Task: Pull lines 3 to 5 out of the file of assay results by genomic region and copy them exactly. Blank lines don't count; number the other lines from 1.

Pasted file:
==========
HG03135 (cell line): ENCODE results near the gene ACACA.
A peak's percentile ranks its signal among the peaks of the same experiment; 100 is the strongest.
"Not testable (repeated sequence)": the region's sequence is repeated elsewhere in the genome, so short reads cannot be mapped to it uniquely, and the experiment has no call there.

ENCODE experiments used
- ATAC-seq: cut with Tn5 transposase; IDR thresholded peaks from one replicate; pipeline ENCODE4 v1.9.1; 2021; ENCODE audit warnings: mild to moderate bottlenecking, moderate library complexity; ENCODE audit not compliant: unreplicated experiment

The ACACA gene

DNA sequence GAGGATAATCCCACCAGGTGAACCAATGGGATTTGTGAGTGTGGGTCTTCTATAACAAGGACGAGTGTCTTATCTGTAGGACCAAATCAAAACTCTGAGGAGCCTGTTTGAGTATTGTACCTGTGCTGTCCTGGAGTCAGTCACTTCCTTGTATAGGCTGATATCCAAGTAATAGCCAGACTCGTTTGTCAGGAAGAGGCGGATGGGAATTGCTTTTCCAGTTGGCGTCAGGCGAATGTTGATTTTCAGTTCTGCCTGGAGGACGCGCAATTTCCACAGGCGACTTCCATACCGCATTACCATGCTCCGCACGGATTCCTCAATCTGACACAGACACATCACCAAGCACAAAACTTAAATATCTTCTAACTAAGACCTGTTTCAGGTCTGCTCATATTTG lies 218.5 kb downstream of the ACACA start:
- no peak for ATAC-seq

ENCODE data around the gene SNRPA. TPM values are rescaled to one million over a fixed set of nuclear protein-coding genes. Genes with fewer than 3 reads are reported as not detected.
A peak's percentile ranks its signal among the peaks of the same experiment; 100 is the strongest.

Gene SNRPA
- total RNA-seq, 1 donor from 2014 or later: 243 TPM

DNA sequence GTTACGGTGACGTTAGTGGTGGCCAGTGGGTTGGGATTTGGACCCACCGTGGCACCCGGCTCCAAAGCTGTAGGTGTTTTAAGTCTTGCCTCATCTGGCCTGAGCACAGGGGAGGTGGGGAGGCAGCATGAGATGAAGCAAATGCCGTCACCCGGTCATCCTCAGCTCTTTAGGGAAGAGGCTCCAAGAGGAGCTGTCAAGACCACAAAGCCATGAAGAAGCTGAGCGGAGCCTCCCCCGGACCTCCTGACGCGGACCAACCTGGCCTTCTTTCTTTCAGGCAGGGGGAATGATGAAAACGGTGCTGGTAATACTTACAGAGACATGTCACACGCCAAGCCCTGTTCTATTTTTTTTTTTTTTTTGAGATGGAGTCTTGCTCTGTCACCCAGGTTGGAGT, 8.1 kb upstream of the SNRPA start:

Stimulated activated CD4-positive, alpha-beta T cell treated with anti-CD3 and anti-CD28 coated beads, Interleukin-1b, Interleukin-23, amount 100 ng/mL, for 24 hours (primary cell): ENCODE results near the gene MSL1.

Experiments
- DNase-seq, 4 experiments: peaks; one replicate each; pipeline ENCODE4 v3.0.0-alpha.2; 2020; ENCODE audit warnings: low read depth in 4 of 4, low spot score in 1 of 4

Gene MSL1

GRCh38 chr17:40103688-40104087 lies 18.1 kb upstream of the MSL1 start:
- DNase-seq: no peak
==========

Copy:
"Not testable (repeated sequence)": the region's sequence is repeated elsewhere in the genome, so short reads cannot be mapped to it uniquely, and the experiment has no call there.

ENCODE experiments used
- ATAC-seq: cut with Tn5 transposase; IDR thresholded peaks from one replicate; pipeline ENCODE4 v1.9.1; 2021; ENCODE audit warnings: mild to moderate bottlenecking, moderate library complexity; ENCODE audit not compliant: unreplicated experiment